Say “Yes” To Less Stress

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Lisa Milliken

Lisa Milliken
Education Specialist, Select Rehabilitation
Guide, 2019 Pioneering a New Culture of Aging Conference

Healthcare team members spend extensive amounts of time on their jobs caring for others. Then following the 40-50 hours of the work week, they focus on their additional to-do lists. Such commitments may include caregiving for their own family members, taking classes for another degree or certification or volunteering in their community. Caring for others is a noble and purposeful use of one’s time. However, there’s a significant downside to overbooking every waking moment. The irony is that the healthcare team member, who may be quite knowledgeable about the physiological health and well-being of others, often don’t see their own health needs.

The team member who cares for elders may be aware of the risks such as exhaustion and burn-out. We may have seen the effects of such scenarios with colleagues, and we have most likely experienced such stresses to some degree ourselves. But let’s look beyond those obvious points. There are the physiological results of the stress factors from fast-paced schedules, a heavy workload and the resulting ongoing anxieties. And for healthcare team members, add to this factors such as their own emotional pain over interacting with elders who are ill and suffering and the result can be an unhealthy amount of stress.

Consider this. The human body is equipped with complex mechanisms to fight predators. Exposure to such threats results in an action known as the Conserved Transcriptional Response to Adversity (CTRA). In other words, the central nervous system (CNS) is in charge of the “fight or flight” response. So when danger lurks, the CNS response system can send out signals which can dramatically increase a person’s ability to fight or to run away. What triggers this increased ability and what must also happen to the other body functions that are not needed? First, the hypothalamus tells the adrenal glands to release the stress hormones adrenaline and cortisol. These hormones increase the heartbeat and send blood rushing to the areas that need it most in an emergency, such as the muscles, heart, and other important organs. Several other body functions are triggered to change or decrease during this time, to allow the focus to be directed to fighting the danger. This could include a temporary shut-down of other functions that are not needed in that moment, since the time period of danger should only be a short, before everything can return back to normal.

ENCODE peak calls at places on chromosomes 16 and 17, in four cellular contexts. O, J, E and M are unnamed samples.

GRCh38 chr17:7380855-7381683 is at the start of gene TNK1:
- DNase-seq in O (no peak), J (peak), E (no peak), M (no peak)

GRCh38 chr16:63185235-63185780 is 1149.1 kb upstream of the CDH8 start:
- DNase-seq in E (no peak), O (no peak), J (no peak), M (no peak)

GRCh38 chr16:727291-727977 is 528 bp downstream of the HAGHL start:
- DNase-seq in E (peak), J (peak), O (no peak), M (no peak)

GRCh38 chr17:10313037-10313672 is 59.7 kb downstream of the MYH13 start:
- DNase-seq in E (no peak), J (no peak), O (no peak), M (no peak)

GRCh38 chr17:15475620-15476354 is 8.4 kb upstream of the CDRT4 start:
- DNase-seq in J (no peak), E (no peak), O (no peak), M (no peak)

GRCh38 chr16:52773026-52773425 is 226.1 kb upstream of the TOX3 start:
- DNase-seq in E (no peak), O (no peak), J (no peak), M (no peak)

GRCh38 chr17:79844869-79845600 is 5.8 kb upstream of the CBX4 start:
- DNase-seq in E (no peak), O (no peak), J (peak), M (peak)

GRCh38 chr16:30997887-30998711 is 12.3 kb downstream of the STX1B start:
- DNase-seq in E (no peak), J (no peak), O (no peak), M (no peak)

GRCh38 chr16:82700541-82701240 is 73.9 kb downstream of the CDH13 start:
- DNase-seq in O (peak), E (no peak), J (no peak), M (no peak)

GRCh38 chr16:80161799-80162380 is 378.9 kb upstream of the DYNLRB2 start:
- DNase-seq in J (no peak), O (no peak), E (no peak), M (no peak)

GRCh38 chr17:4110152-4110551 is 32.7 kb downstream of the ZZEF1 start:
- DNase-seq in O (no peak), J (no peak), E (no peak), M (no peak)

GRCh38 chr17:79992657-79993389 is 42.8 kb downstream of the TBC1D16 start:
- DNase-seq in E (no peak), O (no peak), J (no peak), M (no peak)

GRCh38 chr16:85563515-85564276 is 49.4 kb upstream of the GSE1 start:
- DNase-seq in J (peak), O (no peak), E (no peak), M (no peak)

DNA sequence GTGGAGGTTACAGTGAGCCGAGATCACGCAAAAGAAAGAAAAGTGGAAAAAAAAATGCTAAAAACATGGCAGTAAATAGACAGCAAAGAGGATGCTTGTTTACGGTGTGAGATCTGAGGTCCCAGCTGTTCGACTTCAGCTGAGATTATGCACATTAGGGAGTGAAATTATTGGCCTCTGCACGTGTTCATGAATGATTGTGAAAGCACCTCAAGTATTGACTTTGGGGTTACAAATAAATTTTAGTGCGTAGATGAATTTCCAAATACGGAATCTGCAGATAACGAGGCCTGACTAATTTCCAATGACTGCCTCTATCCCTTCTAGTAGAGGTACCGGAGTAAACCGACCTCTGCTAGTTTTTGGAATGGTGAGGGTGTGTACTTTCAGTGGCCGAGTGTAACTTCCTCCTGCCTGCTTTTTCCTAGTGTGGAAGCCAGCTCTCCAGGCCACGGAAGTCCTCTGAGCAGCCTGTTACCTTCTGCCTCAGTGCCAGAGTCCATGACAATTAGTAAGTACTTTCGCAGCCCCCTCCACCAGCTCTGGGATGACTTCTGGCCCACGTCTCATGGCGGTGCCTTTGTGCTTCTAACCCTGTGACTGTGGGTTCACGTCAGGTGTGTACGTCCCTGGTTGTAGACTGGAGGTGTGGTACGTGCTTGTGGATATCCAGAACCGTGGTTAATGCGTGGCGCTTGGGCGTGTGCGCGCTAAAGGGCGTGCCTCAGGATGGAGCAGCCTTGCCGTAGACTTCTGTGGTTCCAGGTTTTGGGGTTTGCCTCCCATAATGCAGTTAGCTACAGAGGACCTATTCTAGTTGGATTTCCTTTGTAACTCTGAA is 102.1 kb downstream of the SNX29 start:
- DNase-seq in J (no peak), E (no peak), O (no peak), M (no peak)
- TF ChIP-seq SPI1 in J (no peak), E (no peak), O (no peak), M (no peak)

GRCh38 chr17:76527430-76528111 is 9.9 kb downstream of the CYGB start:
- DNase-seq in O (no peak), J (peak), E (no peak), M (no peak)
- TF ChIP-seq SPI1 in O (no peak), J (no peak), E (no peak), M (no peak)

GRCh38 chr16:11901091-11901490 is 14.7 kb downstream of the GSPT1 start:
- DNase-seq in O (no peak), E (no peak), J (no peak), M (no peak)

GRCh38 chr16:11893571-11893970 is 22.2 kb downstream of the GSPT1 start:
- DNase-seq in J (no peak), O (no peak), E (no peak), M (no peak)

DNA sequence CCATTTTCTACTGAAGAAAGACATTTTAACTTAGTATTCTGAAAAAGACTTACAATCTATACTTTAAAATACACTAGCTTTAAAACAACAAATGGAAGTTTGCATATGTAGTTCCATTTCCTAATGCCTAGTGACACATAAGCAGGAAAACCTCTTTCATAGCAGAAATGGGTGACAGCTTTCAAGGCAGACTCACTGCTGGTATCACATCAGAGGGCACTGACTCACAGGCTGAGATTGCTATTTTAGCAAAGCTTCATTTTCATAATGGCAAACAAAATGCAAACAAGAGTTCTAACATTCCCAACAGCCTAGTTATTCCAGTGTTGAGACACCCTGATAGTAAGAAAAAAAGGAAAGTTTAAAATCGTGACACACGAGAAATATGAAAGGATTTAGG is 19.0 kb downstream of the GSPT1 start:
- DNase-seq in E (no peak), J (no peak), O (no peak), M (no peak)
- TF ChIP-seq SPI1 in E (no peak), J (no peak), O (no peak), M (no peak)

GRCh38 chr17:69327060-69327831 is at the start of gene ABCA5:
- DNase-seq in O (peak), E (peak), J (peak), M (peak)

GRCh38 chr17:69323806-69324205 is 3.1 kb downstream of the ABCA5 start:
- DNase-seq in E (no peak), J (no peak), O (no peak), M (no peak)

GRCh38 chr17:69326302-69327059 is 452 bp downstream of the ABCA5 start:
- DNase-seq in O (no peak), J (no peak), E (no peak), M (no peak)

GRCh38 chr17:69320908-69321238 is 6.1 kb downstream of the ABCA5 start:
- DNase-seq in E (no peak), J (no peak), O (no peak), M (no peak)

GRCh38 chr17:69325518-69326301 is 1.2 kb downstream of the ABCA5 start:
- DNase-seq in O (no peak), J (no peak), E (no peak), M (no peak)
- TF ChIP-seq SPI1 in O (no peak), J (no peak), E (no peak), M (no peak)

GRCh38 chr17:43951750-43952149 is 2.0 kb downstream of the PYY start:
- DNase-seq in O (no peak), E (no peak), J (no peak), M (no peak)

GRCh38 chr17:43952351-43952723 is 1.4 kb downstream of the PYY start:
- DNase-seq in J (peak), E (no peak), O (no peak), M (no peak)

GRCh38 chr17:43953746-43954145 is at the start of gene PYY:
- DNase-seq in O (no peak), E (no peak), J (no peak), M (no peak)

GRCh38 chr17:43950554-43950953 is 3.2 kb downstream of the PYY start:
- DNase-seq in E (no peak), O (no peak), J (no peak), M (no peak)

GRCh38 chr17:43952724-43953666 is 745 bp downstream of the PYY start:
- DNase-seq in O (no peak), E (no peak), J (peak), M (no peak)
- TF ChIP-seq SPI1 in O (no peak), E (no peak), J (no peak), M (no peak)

Stresses such as fear, anxiety, worrying, over scheduling and multiple other overwhelming negative thoughts can trigger the same response in humans as an actual predator with a weapon. Both real and perceived threats trigger the CTRA, the fight or flight response is triggered. And if not recognized and addressed, over time the results of ongoing stressors can result in decreased immunity, chronic disease, depression, disability and early death.

With these thoughts in mind, realize how wellness in our workplaces can be so significant. There is no downside to decreasing the risk of disease and improving our health. In addition to such worthy goals, workplace wellness can also lead to increased job satisfaction and employee retention.